But despite her overall enthusiasm about the scholarship tax, West, deputy director for the National Cannabis Industry Association, warns that legislators and voters shouldn’t get carried away with too much "do-good taxation."

“If you are levying prices that keep causing prices to continue to rise, they could leave room for an underground market to survive and flourish,” she tells The Monitor. “There is a rate at which this is no longer a successful situation [for either party]. Always something that has to be kept in mind.”

You've read  of  free articles. Subscribe to continue.

Dear Reader,

About a year ago, I happened upon this statement about the Monitor in the Harvard Business Review – under the charming heading of “do things that don’t interest you”:

“Many things that end up” being meaningful, writes social scientist Joseph Grenny, “have come from conference workshops, articles, or online videos that began as a chore and ended with an insight. My work in Kenya, for example, was heavily influenced by a Christian Science Monitor article I had forced myself to read 10 years earlier. Sometimes, we call things ‘boring’ simply because they lie outside the box we are currently in.”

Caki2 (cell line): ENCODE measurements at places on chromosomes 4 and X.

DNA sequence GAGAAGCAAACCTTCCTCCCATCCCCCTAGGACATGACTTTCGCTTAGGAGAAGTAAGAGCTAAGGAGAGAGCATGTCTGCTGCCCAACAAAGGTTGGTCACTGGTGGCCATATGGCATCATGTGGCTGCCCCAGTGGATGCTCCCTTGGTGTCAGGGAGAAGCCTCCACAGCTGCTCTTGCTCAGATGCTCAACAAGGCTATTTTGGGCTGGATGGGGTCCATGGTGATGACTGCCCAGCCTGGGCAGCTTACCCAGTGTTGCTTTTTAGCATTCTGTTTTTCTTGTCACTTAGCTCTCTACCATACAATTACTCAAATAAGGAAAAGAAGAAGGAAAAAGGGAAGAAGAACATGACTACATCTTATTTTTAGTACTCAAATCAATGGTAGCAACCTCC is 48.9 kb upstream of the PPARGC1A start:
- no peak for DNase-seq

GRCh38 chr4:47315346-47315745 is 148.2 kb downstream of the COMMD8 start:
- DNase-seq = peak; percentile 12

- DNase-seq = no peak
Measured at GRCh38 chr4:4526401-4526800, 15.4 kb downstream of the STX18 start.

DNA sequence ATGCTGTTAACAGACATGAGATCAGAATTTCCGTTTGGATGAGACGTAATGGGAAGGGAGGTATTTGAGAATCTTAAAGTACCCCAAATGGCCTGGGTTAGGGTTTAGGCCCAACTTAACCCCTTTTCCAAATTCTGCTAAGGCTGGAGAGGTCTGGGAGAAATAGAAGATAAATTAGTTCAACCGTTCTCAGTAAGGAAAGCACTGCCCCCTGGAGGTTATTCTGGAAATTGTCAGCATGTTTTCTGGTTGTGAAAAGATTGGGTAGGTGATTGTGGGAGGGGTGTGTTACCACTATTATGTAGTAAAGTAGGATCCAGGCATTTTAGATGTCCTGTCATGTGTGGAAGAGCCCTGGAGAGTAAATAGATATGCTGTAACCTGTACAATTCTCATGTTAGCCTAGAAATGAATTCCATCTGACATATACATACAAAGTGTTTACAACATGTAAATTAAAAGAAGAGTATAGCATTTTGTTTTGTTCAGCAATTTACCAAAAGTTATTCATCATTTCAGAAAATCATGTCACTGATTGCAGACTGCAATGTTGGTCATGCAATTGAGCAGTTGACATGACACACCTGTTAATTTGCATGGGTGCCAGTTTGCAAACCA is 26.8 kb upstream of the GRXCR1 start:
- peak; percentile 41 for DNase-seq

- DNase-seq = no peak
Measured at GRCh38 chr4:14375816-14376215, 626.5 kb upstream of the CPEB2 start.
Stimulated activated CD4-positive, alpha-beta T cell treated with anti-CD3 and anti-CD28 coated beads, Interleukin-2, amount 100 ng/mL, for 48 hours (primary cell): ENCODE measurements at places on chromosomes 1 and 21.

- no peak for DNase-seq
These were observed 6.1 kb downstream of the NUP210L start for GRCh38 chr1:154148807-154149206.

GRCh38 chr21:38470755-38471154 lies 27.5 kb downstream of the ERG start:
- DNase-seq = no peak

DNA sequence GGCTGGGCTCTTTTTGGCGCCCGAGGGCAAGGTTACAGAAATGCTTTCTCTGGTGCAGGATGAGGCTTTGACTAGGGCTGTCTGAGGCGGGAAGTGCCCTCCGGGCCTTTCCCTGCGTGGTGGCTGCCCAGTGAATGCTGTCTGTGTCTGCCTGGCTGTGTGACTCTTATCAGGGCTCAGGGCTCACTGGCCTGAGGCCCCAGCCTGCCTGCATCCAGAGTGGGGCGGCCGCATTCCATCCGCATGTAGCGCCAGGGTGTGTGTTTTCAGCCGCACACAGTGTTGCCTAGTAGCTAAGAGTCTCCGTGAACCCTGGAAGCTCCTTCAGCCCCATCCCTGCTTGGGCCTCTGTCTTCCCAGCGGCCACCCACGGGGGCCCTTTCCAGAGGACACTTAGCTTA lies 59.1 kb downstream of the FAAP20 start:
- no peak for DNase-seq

If you were to come up with a punchline to a joke about the Monitor, that would probably be it. We’re seen as being global, fair, insightful, and perhaps a bit too earnest. We’re the bran muffin of journalism.

But you know what? We change lives. And I’m going to argue that we change lives precisely because we force open that too-small box that most human beings think they live in.

The Monitor is a peculiar little publication that’s hard for the world to figure out. We’re run by a church, but we’re not only for church members and we’re not about converting people. We’re known as being fair even as the world becomes as polarized as at any time since the newspaper’s founding in 1908.

We have a mission beyond circulation, we want to bridge divides. We’re about kicking down the door of thought everywhere and saying, “You are bigger and more capable than you realize. And we can prove it.”

If you’re looking for bran muffin journalism, you can subscribe to the Monitor for $15. You’ll get the Monitor Weekly magazine, the Monitor Daily email, and unlimited access to CSMonitor.com.